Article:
It rests in a vision, one yet to be realized. The President faces the challenge of a track record in 2012 and there is palpable disappointment among his rank and file party members. Still, the President is working to find a balance between vision and governance. As a progressive millennial, I do get caught up in the President’s soaring rhetoric that propelled him to victory four years ago, but in the tradition of the Roosevelt Institute| Campus Network and now Roosevelt | Pipeline, I ask about the role of ‘local.’ While Obama demanded that Congress send him a bill in the rare instances where the two parties agree, his signature produces little in terms of outcome. It is rather through the process of implementation, in the gateways of local communities, that citizens will feel the benefits, and drawbacks, of legislative action.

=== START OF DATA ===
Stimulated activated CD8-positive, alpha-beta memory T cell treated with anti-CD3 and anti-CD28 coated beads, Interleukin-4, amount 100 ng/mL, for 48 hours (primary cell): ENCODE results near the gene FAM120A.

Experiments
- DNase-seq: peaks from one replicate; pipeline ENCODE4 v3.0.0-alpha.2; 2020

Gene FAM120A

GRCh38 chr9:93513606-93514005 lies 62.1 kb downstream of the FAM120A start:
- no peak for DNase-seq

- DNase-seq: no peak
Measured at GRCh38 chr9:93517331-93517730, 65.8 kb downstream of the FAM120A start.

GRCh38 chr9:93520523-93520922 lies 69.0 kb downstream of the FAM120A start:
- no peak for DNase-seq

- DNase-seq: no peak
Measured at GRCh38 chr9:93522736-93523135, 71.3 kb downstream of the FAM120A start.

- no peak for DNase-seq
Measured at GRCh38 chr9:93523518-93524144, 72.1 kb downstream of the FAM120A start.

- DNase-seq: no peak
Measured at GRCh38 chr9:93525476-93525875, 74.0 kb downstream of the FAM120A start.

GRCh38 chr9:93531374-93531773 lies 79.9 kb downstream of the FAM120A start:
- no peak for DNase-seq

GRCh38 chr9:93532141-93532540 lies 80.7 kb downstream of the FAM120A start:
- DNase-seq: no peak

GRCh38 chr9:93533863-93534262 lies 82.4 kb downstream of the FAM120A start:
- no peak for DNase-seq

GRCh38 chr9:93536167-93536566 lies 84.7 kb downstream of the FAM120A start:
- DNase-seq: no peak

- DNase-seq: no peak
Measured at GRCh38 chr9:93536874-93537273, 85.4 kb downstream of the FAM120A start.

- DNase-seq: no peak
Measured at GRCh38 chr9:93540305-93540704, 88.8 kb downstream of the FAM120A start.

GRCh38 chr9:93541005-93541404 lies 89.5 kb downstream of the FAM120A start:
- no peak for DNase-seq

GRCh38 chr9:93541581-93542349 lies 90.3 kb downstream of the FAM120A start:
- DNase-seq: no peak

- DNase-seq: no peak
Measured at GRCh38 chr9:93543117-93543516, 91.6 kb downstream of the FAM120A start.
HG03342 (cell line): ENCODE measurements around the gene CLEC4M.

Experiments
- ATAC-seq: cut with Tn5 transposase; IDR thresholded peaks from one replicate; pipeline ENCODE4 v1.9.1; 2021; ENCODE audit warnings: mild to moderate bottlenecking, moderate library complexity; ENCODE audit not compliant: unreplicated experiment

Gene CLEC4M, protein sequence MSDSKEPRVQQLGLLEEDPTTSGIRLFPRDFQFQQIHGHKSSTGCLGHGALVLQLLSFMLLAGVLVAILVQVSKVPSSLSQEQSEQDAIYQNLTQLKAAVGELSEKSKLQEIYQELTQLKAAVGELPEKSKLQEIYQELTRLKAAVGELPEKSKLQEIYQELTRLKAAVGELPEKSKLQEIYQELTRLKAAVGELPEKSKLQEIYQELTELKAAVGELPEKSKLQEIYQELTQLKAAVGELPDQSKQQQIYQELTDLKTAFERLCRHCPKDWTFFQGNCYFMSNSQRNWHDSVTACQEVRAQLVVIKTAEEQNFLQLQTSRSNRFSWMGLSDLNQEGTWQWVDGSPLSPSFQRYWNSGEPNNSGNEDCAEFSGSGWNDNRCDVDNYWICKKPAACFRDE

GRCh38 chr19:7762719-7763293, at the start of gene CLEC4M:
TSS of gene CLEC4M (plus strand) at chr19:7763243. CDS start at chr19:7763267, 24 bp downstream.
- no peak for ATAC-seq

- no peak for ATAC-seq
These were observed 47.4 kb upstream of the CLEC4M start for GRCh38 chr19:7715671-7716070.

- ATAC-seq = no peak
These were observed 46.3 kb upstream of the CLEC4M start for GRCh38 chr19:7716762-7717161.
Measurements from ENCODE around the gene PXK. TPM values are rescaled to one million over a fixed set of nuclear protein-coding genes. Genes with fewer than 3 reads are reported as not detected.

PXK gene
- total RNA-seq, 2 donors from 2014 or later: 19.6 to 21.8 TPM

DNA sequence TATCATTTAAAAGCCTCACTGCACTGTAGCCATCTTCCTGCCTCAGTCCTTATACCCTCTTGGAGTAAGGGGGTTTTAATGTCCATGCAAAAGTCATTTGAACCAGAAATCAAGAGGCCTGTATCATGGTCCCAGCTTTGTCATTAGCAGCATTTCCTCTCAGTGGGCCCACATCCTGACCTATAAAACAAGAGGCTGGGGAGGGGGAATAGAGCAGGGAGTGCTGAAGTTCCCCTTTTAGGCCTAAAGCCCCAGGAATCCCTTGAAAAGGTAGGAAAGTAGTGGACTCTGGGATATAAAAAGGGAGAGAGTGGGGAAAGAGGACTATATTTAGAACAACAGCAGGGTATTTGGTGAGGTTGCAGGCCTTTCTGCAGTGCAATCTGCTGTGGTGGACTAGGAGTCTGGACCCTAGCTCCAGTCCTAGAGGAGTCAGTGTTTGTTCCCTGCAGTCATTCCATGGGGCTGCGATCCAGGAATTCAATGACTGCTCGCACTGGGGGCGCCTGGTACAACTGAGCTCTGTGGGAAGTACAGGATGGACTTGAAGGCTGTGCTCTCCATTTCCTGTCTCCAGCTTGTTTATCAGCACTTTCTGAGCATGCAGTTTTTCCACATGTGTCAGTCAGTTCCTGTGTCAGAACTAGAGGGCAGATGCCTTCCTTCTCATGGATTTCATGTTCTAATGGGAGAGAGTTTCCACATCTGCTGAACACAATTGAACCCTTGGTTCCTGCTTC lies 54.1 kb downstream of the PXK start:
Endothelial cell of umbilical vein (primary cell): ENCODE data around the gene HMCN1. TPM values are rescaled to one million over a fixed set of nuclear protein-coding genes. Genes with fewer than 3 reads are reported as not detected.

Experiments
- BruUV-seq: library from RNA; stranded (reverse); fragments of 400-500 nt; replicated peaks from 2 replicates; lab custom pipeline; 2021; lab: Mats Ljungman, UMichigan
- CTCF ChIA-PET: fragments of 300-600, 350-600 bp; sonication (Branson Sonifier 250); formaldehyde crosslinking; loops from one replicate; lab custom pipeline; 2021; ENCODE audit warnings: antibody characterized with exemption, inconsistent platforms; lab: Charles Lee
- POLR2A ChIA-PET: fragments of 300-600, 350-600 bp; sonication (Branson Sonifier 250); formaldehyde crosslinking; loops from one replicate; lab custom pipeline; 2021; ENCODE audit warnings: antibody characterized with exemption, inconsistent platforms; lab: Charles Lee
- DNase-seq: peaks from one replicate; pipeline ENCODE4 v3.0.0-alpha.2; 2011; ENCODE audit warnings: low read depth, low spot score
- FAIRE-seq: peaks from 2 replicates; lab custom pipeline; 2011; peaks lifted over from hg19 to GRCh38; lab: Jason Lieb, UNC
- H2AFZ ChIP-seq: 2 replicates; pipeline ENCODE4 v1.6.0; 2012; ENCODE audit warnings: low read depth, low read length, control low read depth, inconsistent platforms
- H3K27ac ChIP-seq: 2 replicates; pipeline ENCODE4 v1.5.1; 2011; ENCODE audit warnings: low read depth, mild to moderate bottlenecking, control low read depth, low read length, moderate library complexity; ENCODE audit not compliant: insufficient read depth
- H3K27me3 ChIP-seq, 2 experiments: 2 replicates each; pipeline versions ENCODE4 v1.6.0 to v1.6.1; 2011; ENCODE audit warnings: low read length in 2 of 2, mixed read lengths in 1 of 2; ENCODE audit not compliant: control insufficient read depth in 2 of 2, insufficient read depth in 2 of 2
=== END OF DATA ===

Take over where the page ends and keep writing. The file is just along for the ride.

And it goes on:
The vision that President Obama laid out for his re-election is premised on a second term, but it will be a hard fight. The President must win over independent voters, which requires him to maintain a moderate tone while rallying his base. However, the progressive community must ask ourselves a fundamental question: Will he achieve this vision in four more years? The answer is probably not.